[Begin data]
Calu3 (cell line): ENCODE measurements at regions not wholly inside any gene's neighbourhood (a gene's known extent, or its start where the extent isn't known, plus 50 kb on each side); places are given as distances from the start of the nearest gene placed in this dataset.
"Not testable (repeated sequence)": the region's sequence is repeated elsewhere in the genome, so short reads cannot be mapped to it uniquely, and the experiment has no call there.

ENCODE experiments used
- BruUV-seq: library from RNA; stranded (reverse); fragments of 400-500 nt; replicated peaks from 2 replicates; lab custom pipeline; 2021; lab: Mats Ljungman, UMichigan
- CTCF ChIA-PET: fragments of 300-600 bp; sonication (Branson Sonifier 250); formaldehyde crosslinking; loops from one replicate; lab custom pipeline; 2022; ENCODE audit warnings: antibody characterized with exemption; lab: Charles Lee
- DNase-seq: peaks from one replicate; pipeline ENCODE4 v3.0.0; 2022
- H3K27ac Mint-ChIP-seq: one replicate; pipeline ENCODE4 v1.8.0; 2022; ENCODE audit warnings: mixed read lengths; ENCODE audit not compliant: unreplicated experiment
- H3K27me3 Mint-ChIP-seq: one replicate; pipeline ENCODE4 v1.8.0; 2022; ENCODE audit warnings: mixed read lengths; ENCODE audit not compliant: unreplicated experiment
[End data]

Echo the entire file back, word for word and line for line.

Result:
Calu3 (cell line): ENCODE measurements at regions not wholly inside any gene's neighbourhood (a gene's known extent, or its start where the extent isn't known, plus 50 kb on each side); places are given as distances from the start of the nearest gene placed in this dataset.
"Not testable (repeated sequence)": the region's sequence is repeated elsewhere in the genome, so short reads cannot be mapped to it uniquely, and the experiment has no call there.

ENCODE experiments used
- BruUV-seq: library from RNA; stranded (reverse); fragments of 400-500 nt; replicated peaks from 2 replicates; lab custom pipeline; 2021; lab: Mats Ljungman, UMichigan
- CTCF ChIA-PET: fragments of 300-600 bp; sonication (Branson Sonifier 250); formaldehyde crosslinking; loops from one replicate; lab custom pipeline; 2022; ENCODE audit warnings: antibody characterized with exemption; lab: Charles Lee
- DNase-seq: peaks from one replicate; pipeline ENCODE4 v3.0.0; 2022
- H3K27ac Mint-ChIP-seq: one replicate; pipeline ENCODE4 v1.8.0; 2022; ENCODE audit warnings: mixed read lengths; ENCODE audit not compliant: unreplicated experiment
- H3K27me3 Mint-ChIP-seq: one replicate; pipeline ENCODE4 v1.8.0; 2022; ENCODE audit warnings: mixed read lengths; ENCODE audit not compliant: unreplicated experiment